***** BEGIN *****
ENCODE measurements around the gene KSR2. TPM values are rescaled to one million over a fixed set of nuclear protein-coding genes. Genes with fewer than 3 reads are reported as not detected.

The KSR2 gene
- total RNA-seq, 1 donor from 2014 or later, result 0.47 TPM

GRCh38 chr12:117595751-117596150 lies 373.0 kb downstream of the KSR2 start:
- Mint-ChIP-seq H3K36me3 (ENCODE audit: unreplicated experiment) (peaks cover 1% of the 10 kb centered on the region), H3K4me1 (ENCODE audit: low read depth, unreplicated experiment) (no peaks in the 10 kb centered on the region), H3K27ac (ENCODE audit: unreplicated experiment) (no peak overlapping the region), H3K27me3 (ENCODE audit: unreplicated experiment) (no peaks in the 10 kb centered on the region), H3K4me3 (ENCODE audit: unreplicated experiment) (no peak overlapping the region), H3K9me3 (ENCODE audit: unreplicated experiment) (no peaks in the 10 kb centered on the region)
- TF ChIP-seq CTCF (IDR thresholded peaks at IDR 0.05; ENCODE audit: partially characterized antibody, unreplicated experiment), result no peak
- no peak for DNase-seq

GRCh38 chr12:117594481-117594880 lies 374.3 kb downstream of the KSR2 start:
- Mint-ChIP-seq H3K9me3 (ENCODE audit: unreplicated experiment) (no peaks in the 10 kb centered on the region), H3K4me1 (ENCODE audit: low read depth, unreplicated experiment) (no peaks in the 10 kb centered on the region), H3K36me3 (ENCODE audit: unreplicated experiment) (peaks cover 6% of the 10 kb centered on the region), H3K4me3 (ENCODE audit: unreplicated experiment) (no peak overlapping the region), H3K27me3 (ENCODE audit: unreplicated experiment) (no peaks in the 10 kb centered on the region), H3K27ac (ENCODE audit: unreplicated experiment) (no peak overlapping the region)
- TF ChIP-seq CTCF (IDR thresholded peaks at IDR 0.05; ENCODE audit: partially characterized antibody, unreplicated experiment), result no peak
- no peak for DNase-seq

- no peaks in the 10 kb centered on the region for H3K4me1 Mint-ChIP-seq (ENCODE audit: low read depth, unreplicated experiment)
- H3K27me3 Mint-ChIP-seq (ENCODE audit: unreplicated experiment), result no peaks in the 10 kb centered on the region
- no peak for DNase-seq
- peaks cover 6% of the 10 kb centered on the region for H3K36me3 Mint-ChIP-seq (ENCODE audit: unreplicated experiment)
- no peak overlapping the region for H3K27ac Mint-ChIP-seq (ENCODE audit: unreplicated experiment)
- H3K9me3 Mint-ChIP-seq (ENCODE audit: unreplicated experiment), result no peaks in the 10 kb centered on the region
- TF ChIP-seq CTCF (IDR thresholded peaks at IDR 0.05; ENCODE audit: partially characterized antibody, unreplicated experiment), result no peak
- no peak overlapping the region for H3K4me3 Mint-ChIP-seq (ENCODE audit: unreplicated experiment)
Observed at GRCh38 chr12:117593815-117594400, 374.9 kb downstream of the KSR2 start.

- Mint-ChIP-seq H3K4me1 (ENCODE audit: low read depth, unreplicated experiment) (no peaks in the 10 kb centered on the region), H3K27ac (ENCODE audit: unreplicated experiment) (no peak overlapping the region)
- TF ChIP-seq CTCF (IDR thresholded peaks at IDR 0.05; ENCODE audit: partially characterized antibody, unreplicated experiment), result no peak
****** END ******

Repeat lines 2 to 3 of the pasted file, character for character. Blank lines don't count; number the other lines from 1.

The KSR2 gene
- total RNA-seq, 1 donor from 2014 or later, result 0.47 TPM